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a wrapper class question

Angie Wu
Greenhorn

Joined: Aug 07, 2002
Posts: 10
1.
class G {
public static void main (String[] args) {
System.out.print(Long.parseLong("11", 2)+", ");
System.out.print(Long.parseLong("11", 8)+", ");
System.out.print(Long.parseLong("11", 10)+", ");
System.out.print(Long.parseLong("11", 16));
}
}

What is the result of attempting to compile and run the program?
a. Prints: 2,8,10,16
b. Prints: 3,9,11,17
c. Prints: 11,11,11,11
d. Prints: 13,19,21,27
e. Compiler Error
f. Runtime Error
g. None of the Above

The answer is b, why?
Bishal P
Ranch Hand

Joined: Sep 06, 2002
Posts: 43
The API says parseLong

Parses the string argument as a signed long in the radix specified by the second argument.

Radix is what many people call base, meaning radix 2 is base 2 or binary. In base 2 , 11 stands for 3.
I guess rest you can figure out now.


_ _____ _ <br />Used to be a Java Programmer but now I work on Microsoft Technologies - Word, Excel and Outlook!
Shishio San
Ranch Hand

Joined: Aug 29, 2002
Posts: 223
Hi,
Some intersting exemples

parseLong("0", 10) returns 0L
parseLong("473", 10) returns 473L
parseLong("-0", 10) returns 0L
parseLong("-FF", 16) returns -255L
parseLong("1100110", 2) returns 102L
parseLong("99", 8) throws a NumberFormatException
parseLong("Hazelnut", 10) throws a NumberFormatException
parseLong("Hazelnut", 36) returns 1356099454469L


Whatever doesn't kill us ...<br />Is probably circling back for another try.<br />SCJP 1.4
Barry Gaunt
Ranch Hand

Joined: Aug 03, 2002
Posts: 7729
parseLong("Hazelnut", 36) returns 1356099454469L

That one is really nuts!
Do they take letters G=16, H=17, ... ?
Something to play around with...
-Barry


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Shishio San
Ranch Hand

Joined: Aug 29, 2002
Posts: 223
Hi Barry,
That one struck me too. If you check the API though it is stated that

Parses the string argument as a signed long in the radix specified by the second argument. The characters in the string must all be digits of the specified radix (as determined by whether Character.digit(char, int) returns a nonnegative value), except that the first character may be an ASCII minus sign '-' ('\u002D') to indicate a negative value. The resulting long value is returned.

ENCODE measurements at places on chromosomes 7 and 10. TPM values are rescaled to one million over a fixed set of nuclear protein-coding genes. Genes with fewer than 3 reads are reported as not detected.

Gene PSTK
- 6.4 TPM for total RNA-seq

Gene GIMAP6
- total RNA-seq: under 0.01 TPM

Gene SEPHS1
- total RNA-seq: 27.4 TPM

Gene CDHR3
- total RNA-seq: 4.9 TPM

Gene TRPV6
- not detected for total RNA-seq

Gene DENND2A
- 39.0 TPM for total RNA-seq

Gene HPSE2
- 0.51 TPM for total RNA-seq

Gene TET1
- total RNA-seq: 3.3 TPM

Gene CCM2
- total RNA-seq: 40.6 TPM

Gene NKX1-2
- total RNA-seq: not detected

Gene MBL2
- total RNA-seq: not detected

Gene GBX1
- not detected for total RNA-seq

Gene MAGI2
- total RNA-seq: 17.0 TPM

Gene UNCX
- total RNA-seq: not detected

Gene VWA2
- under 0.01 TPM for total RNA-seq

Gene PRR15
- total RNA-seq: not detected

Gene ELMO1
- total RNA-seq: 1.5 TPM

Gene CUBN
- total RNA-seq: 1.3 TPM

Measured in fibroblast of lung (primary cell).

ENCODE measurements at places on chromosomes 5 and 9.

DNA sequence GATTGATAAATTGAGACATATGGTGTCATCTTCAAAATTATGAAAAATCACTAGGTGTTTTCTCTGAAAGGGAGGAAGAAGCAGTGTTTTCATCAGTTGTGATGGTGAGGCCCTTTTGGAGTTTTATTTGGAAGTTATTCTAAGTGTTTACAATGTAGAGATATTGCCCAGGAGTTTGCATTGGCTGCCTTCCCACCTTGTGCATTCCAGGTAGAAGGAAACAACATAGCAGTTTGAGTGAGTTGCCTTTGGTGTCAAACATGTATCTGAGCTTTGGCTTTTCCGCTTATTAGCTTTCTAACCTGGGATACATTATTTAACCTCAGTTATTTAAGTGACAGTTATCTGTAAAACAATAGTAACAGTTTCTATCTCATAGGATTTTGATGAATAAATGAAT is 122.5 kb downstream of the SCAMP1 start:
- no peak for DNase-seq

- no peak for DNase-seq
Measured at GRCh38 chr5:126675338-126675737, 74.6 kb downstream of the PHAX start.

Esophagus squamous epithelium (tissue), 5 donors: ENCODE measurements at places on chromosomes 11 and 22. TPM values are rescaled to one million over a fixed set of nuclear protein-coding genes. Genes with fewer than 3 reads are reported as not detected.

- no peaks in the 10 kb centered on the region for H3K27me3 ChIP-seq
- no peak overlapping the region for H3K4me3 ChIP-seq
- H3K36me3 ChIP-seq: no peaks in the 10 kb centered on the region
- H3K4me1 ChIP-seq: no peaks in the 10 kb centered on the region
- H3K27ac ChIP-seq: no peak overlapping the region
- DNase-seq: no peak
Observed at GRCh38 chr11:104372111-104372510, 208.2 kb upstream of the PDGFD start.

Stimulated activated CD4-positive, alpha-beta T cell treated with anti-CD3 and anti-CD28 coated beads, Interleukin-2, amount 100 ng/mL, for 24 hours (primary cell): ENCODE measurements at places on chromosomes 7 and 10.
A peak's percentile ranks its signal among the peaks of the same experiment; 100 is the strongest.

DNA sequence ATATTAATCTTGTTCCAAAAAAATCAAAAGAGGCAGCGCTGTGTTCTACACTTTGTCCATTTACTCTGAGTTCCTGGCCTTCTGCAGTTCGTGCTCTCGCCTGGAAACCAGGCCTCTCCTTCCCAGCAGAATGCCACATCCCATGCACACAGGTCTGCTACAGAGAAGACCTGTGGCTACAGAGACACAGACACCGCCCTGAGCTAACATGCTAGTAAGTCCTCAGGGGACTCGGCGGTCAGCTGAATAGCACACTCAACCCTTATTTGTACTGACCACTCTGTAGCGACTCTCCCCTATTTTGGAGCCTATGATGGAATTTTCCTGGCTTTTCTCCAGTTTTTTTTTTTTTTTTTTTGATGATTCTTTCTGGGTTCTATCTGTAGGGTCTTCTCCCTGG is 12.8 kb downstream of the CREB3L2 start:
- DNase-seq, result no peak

Note that neither the character L ('\u004C') nor l ('\u006C') is permitted to appear at the end of the string as a type indicator, as would be permitted in Java programming language source code - except that either L or l may appear as a digit for a radix greater than 22.
An exception of type NumberFormatException is thrown if any of the following situations occurs:
The first argument is null or is a string of length zero.
The radix is either smaller than Character.MIN_RADIX or larger than Character.MAX_RADIX.
Any character of the string is not a digit of the specified radix, except that the first character may be a minus sign '-' ('\u002d') provided that the string is longer than length 1.
The value represented by the string is not a value of type long.

and the key function is Character.digit(char, int)

digit
public static int digit(char ch,
int radix)Returns the numeric value of the character ch in the specified radix.
If the radix is not in the range MIN_RADIX <= radix <= MAX_RADIX or if the value of ch is not a valid digit in the specified radix, -1 is returned. A character is a valid digit if at least one of the following is true:
The method isDigit is true of the character and the Unicode decimal digit value of the character (or its single-character decomposition) is less than the specified radix. In this case the decimal digit value is returned.
The character is one of the uppercase Latin letters 'A' through 'Z' and its code is less than radix + 'A' - 10. In this case, ch - 'A' + 10 is returned.
The character is one of the lowercase Latin letters 'a' through 'z' and its code is less than radix + 'a' - 10. In this case, ch - 'a' + 10 is returned.

Do you guys think that we need to know details about all the wrapper classes functions for the 1.4 exam ??
Paul Anilprem
Enthuware Software Support
Ranch Hand

Joined: Sep 23, 2000
Posts: 3314
    
    8
Originally posted by Shishio San:
Do you guys think that we need to know details about all the wrapper classes functions for the 1.4 exam ??

You need to know the basic concepts regarding wrapper classes (such as, they are immutable and behavior of their equals() method ).
Regarding methods, no, they do not ask such cryptic questions. You should know the basic working of the parseXXX(), xxxValue(), and toString. They do ask questions like:
double d = //insert stmt here
Option 1. new Double().parseDouble("12.3").doubleValue();
Option 2. Double.parseDouble("12.3").doubleValue();
Option 3. new Double(Double.parseDouble("12.3")).doubleValue();
So you do not have to worry about the radix etc. As long as you understand the basic stuff, you should be ok.


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Shishio San
Ranch Hand

Joined: Aug 29, 2002
Posts: 223
Thx Paul
 
It is sorta covered in the JavaRanch Style Guide.
 
subject: a wrapper class question